A road-trip and coast-line trek with one my best-friends
Holidays this time! Although I have been to South Africa several times for business, this time I’m off for some time with my good friend Eben, living in Midrand near Johannesburg. We worked together at PSAV in Europe a few years ago and stayed in touch ever since. On my previous business trips to SA, I hired Eben, as he’s now running is AV company and we had came up with the plan to complete the Otter Trail, considered as the best hike in South Africa.
One thing you notice in South Africa is although the Apartheid is over since 1994 you still feel a strong separation in all sectors of life between the various ethnies in the country and some places still feel very colonial. Basically, apart from the government the whites command and the blacks execute and although there are “positive discrimination” laws (which are now discriminating to whites), it will take ages to balance out.
For these geo-political reasons, the beauty of the land and its situation on the map, I have been fascinated by this country since the first time I came here and looking forward to these two next weeks.
After having gathered all the food we needed for the hike and double checking our gear we head off for a 1200 km road trip to the south coast, pretty much where the green Atlantic and blue Indian oceans meet. Stopping for lunch in Bloemfontein and then for the night in Graaf-Reinet, driving through desert mountain-land red-colored scenery, reminding me the landscapes of Arizona and New Mexico in the US.
The first day is a two-hour walk to get to the first hut, so we leave in the middle of the afternoon. These first hours are a good introduction to the terrain we’ll be following, up from the top of the cliffs down to the beach and up again, down again. Will be intense on the calves!
As the Otter Trail is in the Tsitsikamma National park, it needs to be used with precaution and managed durably, you’re only allowed to sleep in the official huts along the trail and as it is very popular, you need to book in advance as only 12 people can hike each portion per day. The guarantee of having the area for your self! As each individual group goes according to their own schedule.
Each night-over stop has a large barbecue area, the “Braai” as they name it here. So we started the fire as well as one of the two 3-litres wine bags we had with us. The other groups went to bed pretty early and as the evening went along, Eben and myself chatting our way around the Braai and enjoying our meat and wine. At some point feeling more and more tipsy, Eben mentioned we might go to bed, I totally agreed, mentioning we might have been a bit noisy, actually Eben was just pointing out that it’s mainly because the both of us had finished the 3 litres of wine… Oups!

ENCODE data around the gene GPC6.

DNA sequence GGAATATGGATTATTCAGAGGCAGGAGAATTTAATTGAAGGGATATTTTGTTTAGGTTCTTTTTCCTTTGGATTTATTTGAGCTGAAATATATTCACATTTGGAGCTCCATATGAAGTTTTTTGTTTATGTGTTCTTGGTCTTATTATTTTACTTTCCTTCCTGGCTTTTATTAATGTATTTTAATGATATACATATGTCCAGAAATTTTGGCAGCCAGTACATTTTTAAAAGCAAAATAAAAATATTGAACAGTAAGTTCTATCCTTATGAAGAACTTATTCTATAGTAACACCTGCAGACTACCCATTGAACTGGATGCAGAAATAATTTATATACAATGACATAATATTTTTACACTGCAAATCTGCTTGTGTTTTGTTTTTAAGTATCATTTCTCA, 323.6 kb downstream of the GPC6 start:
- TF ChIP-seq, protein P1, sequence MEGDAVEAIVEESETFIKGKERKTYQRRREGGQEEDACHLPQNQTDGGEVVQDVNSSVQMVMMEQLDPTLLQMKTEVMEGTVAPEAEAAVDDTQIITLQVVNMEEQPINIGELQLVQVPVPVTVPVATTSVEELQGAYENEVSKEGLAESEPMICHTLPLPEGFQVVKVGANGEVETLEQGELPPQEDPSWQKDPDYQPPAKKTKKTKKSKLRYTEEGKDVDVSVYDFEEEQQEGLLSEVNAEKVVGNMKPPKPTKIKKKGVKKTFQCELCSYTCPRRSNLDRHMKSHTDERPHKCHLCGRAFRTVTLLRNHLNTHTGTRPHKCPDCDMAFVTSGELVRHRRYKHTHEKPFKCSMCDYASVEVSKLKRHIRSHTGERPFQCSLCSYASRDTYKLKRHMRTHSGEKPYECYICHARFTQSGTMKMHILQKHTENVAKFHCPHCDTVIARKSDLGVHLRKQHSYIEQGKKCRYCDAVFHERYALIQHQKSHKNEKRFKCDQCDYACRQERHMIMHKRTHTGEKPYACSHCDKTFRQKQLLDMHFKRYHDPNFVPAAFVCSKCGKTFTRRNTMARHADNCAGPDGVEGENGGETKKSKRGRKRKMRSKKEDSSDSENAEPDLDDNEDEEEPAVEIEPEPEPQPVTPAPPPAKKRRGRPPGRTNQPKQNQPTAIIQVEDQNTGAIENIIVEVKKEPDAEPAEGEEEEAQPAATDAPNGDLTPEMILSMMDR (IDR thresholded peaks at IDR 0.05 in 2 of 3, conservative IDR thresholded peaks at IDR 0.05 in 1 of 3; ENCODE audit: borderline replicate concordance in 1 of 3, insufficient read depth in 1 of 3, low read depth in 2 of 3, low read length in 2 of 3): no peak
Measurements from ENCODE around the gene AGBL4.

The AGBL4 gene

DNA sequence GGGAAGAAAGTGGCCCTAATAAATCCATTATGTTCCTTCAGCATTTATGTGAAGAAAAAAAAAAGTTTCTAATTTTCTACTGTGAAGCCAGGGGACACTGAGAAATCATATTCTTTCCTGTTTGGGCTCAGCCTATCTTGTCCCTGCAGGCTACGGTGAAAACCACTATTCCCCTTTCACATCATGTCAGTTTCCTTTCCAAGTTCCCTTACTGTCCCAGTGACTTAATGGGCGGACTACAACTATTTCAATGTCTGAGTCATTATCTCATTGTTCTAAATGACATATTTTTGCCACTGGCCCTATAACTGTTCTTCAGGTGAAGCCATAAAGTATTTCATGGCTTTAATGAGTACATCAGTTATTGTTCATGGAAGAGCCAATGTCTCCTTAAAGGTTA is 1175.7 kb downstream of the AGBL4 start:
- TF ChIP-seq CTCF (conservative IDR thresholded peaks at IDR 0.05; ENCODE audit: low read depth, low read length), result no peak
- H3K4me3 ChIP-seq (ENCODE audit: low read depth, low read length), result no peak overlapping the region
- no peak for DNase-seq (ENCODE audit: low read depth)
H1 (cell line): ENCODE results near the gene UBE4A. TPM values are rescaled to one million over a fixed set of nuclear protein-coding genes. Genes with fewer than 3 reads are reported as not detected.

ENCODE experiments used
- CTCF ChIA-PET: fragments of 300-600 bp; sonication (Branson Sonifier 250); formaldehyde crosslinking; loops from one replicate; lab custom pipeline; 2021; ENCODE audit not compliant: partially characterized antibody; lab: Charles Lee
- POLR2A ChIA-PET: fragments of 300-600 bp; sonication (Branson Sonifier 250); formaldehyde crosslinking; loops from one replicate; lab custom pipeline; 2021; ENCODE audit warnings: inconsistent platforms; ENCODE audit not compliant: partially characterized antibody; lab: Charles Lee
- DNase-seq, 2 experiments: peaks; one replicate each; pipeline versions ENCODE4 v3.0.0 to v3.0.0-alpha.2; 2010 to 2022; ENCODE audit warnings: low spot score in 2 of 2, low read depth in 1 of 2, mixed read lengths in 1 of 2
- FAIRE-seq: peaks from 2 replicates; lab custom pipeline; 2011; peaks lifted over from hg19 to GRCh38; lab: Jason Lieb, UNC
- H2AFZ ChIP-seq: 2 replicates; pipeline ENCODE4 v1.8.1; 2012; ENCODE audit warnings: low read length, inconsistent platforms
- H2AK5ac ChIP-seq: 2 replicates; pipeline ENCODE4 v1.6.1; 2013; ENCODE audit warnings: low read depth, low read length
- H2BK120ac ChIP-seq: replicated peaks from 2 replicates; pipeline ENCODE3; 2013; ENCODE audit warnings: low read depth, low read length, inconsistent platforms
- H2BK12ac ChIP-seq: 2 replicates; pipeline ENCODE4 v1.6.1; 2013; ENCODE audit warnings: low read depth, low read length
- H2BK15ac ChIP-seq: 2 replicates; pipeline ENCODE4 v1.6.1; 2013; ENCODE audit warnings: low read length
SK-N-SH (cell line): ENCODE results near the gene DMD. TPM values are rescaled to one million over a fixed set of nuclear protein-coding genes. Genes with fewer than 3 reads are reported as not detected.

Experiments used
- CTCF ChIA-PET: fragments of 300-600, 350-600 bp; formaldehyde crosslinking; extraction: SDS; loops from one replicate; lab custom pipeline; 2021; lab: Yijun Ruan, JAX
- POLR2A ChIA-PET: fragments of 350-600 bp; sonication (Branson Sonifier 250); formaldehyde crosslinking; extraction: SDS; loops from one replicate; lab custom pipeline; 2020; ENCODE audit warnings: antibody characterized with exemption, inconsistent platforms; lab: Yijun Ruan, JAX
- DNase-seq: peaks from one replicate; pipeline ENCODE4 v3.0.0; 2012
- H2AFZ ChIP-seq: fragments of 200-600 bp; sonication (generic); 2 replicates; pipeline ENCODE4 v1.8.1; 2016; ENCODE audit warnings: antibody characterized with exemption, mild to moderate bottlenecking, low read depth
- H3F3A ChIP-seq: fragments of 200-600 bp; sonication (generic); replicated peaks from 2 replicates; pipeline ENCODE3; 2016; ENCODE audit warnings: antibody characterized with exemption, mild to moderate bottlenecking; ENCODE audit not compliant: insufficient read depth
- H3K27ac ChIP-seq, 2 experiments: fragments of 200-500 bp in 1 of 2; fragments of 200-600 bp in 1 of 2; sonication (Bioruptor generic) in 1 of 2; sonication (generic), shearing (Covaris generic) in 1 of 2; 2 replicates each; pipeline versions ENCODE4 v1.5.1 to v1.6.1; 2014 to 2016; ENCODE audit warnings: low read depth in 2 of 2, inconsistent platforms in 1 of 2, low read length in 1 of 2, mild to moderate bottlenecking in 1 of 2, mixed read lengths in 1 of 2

Next morning after a bit of a stiff awake and some dislikefull looks from the British sharing our hut (we must have been a bit noisy!); we head off for a 6-hour walk up and down along the Indian Ocean coast, indulging the scenery and horizon.
The next couple of days happen at the same pace, walking up and down, chatting, laughing, our bags getting lighter as we eat the contents and the walking distances grow… The sceneries getting evermore breathtaking and changing every hour with the sun revolving in the sky… Having to cross rivers according to the tides…taking some refreshing swims on desert beaches… getting our trailmix stolen by seagulls…
On the third night, as we near the end of our wine and start doubting about the freshness of out meat we see a sign in the hut that mentions we can call a Ranger (that’s if you manage to find mobile network) that can bring meat, sausages and beers for the last night…
Next day we leave as the sun rises as we need to cross another tidal river while it's low. En route, we call the Ranger while standing at the top of a cliff and place an order for the last night communal Braai.
The last huts are placed on a stony rough beach, swept by strong winds but with wonderful natural wildness from the ocean. The position of the toilet cabinet has been placed quite accordingly…
By the end of the afternoon after a swim and a rest, the Ranger gets there with loads of meat and beer, having hiked 3 hours with 50 kilos on his back.
View from the loo...!
Eben fine tuning our Braii!
Next day we complete the last 5 hours of the trail...
... have lunch at a local pub and then head-off for a road trip back to Johannesburg.
After hesitating at accomplishing the highest bungy jump in the world, off Blouwkrants bridge, I renounce, already done the highest in Europe and the money would be better spent at having a couple of beers on the stunning terrace of a pub overlooking the wonderfull Pletenburg Bay, then drive off to Jeffrey's Bay, SA's surfers paradise where we sopend the night.
After visiting Addo Elephant National Park, we're back on the dirt roads for the next few hours before having lunch in Somerset East, in the middle of nowhere, as most of the places out here…
Then the long drive back north with numerous “stop and go’s” on the highway. As the authorities proceed with road works they block off entire portions of the road, making you stop for over 30 minutes at places, while the opposite traffic passes through the only available lane.